Game Development Reference
T HE M ATHEMATICS
OF R OTATIONS
gine. We have built a sophisticated system capable of simulating particles, ei-
ther individually or connected into aggregates.
We are missing two things:
A robust general-purpose collision detection system (currently we're using
quite an ad hoc system of hard constraints).
The first of these problems is fairly easy to resolve and is the subject of part IV of this
The second is more complex: it is the difference between a complete rigid-body
physics system and the mass-aggregate systems we've seen so far. To add rotations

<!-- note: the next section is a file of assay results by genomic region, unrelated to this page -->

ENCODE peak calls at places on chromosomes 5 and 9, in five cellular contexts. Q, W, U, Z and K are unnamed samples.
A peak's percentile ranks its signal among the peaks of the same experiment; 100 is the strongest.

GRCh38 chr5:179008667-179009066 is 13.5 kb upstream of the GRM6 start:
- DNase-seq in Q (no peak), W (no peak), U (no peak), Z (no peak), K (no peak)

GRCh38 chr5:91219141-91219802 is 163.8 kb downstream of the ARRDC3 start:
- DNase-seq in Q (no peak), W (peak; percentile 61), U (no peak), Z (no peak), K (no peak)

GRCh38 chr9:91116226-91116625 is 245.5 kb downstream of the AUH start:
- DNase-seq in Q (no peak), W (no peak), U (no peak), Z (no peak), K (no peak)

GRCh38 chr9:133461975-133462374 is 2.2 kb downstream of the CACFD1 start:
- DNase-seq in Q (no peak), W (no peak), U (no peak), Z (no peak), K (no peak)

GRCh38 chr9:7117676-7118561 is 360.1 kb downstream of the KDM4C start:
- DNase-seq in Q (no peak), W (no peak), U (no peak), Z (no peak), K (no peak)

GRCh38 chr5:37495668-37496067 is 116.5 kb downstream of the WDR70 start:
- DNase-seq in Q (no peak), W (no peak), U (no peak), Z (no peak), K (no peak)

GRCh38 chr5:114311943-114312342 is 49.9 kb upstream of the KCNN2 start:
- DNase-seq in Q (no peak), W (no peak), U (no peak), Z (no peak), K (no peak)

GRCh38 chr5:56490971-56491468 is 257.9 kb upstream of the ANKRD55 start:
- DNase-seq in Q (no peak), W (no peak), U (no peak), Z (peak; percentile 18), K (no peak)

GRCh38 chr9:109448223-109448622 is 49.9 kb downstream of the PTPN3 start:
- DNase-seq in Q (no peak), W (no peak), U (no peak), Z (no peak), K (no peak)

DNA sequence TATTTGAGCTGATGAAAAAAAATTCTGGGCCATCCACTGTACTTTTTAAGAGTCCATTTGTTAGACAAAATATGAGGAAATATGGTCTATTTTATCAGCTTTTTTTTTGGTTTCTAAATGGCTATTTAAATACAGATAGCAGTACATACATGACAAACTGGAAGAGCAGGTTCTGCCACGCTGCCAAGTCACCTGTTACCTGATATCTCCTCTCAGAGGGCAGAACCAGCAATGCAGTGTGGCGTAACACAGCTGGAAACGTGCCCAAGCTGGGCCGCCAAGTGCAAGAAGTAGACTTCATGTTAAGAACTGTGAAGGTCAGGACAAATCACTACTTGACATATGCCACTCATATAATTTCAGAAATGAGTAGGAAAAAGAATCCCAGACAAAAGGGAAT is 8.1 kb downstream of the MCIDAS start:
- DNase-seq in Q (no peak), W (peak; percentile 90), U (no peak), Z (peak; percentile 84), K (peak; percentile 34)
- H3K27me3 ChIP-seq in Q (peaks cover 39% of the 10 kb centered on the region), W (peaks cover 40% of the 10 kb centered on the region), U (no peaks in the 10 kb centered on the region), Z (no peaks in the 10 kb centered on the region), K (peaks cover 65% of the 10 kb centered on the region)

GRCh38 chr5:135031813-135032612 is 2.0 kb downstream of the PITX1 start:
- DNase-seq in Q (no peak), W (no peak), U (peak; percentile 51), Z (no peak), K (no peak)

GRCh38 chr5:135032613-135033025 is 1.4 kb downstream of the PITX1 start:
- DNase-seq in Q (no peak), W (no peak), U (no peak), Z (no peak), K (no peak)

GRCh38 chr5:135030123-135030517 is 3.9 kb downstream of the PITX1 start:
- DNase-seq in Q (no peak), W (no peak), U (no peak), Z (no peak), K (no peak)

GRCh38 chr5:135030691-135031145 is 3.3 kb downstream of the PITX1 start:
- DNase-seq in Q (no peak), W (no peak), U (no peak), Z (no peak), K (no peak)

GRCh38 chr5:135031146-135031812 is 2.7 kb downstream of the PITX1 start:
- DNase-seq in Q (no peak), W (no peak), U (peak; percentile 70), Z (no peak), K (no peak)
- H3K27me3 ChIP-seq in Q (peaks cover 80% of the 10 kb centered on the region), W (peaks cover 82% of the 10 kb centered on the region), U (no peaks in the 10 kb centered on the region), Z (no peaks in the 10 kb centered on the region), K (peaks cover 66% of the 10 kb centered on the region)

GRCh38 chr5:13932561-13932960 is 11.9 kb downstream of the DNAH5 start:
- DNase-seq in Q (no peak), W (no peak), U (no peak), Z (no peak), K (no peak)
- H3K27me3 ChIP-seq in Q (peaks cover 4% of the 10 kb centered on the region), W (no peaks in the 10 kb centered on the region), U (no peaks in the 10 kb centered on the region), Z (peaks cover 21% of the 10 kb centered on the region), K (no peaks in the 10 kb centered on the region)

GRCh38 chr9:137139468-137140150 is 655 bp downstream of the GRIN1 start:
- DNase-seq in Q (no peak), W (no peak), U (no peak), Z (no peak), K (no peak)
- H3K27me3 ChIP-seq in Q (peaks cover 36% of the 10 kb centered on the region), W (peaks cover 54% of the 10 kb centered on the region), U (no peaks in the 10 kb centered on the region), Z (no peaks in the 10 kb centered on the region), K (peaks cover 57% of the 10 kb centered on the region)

we'll need to go backward in the capability of our engine. We'll need to remove a
good deal of functionality and rebuild it based on full rotating rigid bodies. This will
take this part and part V—almost the rest of the topic.
This chapter looks at the properties of rotating bodies and the mathematical
structures needed to represent and manipulate them.
So far we have covered almost all there is to know when creating a physics en-
R OTATING O BJECTS IN T WO D IMENSIONS
Before we look at rotations in three dimensions, it is worth understanding them in
two. I will not implement any code from this section, but thinking about the two-
dimensional case is a good analogy for understanding three dimensions.